Dialogue conventions do have some clear guidelines for paragraphing. During an exchange, for example, you generally start a new paragraph every time a different person speaks. Most paragraph breaks, however, aren’t as easy to determine.
In general, start a new paragraph when there’s a shift in focus, idea, or direction. Lorrie Moore’s novel A Gate at the Stairs opens with a student spending the week trudging through the winter cold from one interview for babysitting work to another. She thinks of the songbirds that lingered because of the late winter and how those birds disappeared by the end of the week. She wonders what happened to them, imagining them “in stunning heaps in some killing cornfield outside of town, or dropped from the sky in twos and threes for miles down along the Illinois state line.” The next paragraph shifts to the nature of her job search: “I was looking in December for work that would begin at the start of the January term.” It explores her tolerance for children and how suited she thinks she is for childcare. It’s a subtle shift—from the physical act of looking for work to her motivation for the work—and it’s a good place to start a new paragraph.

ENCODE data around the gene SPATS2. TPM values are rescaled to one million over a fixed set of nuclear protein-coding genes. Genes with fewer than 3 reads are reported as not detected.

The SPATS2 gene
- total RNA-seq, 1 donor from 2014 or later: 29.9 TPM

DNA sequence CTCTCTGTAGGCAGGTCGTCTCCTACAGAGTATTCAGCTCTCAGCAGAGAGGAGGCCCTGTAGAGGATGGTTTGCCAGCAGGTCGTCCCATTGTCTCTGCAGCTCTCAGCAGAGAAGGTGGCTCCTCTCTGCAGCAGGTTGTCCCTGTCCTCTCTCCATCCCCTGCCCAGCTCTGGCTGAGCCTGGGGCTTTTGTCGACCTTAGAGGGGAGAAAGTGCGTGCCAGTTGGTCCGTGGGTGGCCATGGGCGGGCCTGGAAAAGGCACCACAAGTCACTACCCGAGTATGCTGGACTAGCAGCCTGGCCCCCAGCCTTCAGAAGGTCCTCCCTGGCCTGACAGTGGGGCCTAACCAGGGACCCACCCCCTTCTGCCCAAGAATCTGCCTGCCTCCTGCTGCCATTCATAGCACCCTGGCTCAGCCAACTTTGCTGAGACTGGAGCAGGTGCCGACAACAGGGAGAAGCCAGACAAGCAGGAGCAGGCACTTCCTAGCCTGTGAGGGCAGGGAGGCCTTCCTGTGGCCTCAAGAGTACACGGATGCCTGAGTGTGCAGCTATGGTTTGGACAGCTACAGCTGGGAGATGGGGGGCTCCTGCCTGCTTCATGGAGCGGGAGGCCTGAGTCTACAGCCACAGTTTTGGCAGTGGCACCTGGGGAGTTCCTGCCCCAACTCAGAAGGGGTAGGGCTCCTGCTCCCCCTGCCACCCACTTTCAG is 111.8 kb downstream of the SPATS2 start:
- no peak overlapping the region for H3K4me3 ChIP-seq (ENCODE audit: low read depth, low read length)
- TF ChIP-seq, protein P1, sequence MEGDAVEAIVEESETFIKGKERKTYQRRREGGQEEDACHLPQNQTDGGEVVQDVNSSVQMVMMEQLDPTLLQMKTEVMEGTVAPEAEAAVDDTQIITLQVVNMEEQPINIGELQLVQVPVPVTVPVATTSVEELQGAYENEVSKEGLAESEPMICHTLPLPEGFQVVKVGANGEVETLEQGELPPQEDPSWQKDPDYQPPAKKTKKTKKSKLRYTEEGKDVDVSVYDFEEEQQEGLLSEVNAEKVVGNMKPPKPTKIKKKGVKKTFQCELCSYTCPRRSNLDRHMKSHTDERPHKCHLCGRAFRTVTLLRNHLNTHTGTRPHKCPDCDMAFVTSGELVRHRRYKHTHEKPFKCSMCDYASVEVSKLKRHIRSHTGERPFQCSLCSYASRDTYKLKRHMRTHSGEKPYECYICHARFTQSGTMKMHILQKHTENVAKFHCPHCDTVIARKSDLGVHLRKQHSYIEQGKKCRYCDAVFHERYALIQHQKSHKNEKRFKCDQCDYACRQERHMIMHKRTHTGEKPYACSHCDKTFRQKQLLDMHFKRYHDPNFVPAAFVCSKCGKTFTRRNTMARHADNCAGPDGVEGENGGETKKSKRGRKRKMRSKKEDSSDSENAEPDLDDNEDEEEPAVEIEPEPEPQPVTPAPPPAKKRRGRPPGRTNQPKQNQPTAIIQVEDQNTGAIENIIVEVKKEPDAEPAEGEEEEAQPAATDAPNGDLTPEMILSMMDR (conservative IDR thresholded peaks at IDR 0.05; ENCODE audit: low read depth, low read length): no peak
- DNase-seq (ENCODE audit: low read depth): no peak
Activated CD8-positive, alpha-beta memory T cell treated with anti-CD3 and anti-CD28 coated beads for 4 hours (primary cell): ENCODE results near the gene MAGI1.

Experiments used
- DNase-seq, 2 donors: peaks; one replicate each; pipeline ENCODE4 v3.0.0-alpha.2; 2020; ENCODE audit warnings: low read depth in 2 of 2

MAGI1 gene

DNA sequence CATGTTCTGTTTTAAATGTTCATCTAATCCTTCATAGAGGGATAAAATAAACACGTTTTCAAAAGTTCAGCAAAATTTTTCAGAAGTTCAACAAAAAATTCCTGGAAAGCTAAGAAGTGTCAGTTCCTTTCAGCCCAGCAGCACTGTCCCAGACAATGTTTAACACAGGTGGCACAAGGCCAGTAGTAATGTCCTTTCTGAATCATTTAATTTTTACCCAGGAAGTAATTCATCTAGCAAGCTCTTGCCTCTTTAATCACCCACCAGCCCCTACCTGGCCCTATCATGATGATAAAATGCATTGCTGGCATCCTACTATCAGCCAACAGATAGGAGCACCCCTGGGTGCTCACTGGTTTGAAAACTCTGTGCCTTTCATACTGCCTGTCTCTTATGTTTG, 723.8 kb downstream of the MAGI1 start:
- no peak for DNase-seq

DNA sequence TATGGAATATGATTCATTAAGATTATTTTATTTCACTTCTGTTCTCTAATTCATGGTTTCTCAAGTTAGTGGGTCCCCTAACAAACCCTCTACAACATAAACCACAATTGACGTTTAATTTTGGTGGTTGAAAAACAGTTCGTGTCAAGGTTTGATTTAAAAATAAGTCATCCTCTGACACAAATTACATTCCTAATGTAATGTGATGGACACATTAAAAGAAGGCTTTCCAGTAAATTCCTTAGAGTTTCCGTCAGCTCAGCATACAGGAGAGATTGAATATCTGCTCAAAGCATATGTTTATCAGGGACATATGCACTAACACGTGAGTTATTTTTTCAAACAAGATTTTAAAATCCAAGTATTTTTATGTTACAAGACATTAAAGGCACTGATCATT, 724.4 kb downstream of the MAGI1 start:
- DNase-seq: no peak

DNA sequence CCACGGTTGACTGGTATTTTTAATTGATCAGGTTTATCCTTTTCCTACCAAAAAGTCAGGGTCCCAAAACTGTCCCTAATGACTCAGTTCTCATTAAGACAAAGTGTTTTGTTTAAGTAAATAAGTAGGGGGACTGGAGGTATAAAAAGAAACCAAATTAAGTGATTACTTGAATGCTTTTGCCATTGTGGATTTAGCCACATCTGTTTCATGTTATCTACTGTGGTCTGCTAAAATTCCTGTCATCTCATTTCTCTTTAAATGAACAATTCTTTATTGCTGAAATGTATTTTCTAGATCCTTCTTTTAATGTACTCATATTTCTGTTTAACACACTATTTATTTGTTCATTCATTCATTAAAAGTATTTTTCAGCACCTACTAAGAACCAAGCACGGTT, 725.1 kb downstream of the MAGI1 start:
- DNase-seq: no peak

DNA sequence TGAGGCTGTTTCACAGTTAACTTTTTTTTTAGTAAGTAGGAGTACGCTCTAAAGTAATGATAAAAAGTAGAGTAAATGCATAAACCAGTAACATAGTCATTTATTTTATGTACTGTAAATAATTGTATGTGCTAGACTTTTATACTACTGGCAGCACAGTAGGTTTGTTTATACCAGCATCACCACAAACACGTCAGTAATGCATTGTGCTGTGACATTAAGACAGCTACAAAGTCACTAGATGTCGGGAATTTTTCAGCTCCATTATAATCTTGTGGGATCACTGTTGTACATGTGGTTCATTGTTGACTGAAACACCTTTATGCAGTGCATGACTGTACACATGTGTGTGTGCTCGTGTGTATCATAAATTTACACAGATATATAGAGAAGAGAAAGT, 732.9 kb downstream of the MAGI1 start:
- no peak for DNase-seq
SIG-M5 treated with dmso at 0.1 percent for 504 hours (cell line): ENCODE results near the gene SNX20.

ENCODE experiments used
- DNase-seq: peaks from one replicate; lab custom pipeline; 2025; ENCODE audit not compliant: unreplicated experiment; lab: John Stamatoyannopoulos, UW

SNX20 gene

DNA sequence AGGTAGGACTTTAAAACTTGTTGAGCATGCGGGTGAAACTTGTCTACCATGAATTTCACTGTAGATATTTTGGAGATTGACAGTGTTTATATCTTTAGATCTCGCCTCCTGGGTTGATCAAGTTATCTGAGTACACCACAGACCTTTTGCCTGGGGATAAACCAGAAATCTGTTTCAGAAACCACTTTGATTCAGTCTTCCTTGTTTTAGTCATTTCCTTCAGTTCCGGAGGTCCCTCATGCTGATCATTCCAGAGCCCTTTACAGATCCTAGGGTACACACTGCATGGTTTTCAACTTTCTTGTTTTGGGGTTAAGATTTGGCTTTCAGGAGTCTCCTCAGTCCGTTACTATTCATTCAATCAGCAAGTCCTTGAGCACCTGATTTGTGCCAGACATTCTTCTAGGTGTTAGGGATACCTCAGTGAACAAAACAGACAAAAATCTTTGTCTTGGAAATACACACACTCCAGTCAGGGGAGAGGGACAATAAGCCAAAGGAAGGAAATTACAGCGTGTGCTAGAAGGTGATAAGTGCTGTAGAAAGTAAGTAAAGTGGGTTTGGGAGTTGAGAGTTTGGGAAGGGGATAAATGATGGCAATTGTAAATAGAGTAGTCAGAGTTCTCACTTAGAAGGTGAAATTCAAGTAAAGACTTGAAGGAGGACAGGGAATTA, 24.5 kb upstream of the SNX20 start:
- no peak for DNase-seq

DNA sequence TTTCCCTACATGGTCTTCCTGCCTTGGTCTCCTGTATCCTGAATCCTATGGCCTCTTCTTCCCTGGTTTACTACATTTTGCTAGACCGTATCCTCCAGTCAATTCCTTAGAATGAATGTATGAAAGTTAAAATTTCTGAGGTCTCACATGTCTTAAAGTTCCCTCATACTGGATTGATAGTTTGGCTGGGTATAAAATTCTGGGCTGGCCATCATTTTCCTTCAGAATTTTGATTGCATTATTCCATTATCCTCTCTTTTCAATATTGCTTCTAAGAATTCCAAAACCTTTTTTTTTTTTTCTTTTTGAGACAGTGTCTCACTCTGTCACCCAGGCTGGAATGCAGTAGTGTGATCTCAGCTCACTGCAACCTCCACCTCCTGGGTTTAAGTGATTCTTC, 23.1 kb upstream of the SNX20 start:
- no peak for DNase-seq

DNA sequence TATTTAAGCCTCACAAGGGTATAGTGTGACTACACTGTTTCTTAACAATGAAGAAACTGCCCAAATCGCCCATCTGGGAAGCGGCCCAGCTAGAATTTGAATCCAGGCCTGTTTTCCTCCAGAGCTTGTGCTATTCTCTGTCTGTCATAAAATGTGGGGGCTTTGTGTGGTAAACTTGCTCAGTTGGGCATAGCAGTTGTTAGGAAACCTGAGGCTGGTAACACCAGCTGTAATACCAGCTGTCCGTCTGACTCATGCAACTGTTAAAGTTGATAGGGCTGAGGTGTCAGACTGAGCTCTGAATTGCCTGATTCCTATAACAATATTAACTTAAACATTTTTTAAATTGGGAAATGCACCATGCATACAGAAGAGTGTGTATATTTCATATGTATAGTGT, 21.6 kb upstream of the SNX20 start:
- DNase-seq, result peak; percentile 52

You can also start a new paragraph when there’s a shift in time and place. Lisa may be in bed, half awake at five in the morning as her husband prepares for a run. In this paragraph she may consider the strangeness of this behavior, since it’s not something he’s ever done in their seven year marriage. Then, the narrative might jump to a few minutes later, after her husband has left for his run and Lisa is in the kitchen preparing a cup of tea. That’s a perfect opportunity for a paragraph break.
Knowing when a shift is significant enough for a new paragraph is an acquired skill. When you read, pay close attention to the choices an author makes. Some shifts will be dramatic, while others will be subtle.
Don’t worry too much about this as you’re writing. When you go back and reread, you’re bound to find natural breaks.